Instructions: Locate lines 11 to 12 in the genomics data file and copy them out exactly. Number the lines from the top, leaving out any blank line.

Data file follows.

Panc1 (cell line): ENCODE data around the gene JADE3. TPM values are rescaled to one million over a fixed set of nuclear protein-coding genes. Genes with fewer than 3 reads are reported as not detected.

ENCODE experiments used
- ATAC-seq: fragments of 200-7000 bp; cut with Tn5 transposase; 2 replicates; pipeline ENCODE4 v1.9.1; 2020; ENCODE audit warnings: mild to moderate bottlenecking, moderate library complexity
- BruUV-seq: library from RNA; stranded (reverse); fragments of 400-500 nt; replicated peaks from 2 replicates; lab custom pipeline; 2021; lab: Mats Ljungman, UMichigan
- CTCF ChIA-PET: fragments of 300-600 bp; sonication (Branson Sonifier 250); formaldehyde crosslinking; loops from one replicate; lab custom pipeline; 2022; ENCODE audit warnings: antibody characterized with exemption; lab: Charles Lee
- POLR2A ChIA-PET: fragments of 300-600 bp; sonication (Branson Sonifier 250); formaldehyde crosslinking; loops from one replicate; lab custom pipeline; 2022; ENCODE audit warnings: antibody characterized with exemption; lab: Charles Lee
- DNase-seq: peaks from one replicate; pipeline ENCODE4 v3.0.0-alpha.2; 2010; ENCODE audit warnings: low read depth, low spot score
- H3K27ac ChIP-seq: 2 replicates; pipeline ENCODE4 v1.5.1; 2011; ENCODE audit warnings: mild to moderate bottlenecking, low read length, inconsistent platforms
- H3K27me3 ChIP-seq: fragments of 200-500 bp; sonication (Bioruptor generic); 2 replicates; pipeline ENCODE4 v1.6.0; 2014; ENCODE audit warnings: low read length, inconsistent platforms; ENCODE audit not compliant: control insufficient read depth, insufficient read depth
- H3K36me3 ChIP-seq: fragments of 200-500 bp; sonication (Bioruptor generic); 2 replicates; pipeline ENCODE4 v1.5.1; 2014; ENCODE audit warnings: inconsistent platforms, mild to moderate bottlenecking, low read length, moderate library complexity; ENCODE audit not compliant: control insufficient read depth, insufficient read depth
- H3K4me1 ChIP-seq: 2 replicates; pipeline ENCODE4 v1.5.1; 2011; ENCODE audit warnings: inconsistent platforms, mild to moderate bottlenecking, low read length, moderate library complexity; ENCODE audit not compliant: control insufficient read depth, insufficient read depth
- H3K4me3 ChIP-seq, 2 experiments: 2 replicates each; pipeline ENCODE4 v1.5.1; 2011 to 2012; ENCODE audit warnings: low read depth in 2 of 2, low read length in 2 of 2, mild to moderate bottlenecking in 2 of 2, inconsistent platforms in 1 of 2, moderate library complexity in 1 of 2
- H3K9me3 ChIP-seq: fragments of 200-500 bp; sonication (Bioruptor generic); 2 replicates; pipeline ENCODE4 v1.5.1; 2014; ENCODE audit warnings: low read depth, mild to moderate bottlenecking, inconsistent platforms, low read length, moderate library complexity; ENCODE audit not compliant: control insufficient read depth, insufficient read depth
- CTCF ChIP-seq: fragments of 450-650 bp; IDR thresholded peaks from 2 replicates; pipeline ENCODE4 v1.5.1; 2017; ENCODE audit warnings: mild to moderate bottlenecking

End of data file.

- H3K4me1 ChIP-seq: 2 replicates; pipeline ENCODE4 v1.5.1; 2011; ENCODE audit warnings: inconsistent platforms, mild to moderate bottlenecking, low read length, moderate library complexity; ENCODE audit not compliant: control insufficient read depth, insufficient read depth
- H3K4me3 ChIP-seq, 2 experiments: 2 replicates each; pipeline ENCODE4 v1.5.1; 2011 to 2012; ENCODE audit warnings: low read depth in 2 of 2, low read length in 2 of 2, mild to moderate bottlenecking in 2 of 2, inconsistent platforms in 1 of 2, moderate library complexity in 1 of 2